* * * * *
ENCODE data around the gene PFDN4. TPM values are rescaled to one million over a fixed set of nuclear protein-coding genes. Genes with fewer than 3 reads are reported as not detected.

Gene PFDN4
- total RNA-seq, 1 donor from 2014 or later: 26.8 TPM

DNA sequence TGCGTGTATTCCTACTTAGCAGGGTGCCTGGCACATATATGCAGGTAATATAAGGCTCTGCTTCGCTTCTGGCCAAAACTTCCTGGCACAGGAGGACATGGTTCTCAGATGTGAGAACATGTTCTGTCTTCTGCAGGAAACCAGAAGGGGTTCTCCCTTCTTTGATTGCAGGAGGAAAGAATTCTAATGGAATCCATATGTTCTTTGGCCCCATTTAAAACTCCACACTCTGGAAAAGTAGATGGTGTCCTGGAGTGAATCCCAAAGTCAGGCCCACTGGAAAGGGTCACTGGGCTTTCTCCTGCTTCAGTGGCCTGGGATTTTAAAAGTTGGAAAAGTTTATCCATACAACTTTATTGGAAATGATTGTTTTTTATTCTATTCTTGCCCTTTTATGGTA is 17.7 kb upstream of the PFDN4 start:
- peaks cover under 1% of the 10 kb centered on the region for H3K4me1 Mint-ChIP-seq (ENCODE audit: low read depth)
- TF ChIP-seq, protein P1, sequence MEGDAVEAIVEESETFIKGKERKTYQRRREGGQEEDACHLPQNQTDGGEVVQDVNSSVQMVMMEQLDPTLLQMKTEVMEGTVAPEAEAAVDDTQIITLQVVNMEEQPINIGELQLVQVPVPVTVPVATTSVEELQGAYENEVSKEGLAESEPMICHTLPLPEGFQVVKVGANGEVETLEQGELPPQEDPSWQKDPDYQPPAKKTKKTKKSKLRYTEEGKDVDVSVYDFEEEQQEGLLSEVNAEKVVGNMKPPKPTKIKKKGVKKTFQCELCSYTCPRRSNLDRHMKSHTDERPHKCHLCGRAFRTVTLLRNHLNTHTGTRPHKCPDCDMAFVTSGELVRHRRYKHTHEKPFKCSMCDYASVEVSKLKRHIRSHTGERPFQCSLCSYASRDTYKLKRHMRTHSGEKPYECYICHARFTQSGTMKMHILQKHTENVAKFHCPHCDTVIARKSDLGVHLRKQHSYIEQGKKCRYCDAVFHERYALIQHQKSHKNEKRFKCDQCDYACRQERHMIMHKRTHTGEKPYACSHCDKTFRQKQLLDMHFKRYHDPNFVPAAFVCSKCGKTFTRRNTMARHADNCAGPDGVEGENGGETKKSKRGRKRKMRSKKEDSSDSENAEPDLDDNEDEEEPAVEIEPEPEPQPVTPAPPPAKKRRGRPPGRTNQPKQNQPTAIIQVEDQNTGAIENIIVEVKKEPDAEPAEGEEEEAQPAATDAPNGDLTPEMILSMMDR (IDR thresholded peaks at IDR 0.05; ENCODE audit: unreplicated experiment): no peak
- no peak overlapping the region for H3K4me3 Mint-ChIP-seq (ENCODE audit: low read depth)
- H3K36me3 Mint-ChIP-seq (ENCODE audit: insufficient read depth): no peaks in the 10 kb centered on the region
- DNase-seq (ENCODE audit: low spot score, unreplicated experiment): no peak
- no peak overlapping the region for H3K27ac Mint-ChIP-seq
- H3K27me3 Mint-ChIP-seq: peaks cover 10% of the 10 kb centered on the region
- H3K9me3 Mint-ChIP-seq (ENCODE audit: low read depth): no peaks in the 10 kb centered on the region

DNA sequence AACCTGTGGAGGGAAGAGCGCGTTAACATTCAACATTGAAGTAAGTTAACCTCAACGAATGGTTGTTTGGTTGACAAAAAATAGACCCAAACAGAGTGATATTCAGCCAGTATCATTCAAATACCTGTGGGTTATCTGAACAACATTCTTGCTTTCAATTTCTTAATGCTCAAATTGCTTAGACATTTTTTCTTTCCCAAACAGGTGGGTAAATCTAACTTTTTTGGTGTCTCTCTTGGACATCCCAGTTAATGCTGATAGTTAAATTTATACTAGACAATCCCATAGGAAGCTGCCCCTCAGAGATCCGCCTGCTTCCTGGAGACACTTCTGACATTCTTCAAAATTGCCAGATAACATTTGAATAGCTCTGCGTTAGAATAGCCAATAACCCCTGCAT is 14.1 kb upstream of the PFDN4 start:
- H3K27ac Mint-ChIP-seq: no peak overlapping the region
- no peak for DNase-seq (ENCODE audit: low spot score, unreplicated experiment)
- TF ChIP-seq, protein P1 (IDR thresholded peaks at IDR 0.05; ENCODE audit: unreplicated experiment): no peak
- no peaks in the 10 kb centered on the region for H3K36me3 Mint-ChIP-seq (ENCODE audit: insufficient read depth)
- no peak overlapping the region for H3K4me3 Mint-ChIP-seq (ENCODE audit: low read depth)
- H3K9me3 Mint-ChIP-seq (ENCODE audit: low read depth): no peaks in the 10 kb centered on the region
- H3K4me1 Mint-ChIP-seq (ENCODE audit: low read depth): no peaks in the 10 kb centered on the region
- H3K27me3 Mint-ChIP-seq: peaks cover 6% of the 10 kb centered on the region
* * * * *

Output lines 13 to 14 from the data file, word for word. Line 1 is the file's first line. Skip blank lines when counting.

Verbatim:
DNA sequence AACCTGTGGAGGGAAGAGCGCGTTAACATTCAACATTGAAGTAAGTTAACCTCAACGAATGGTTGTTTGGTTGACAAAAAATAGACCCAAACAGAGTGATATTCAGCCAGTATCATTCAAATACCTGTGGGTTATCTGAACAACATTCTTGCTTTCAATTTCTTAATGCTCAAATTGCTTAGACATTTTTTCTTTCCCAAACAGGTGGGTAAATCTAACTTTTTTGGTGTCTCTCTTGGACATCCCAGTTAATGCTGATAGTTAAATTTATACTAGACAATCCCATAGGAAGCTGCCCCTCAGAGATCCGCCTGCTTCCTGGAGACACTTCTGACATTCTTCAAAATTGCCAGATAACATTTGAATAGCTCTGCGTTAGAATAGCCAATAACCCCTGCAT is 14.1 kb upstream of the PFDN4 start:
- H3K27ac Mint-ChIP-seq: no peak overlapping the region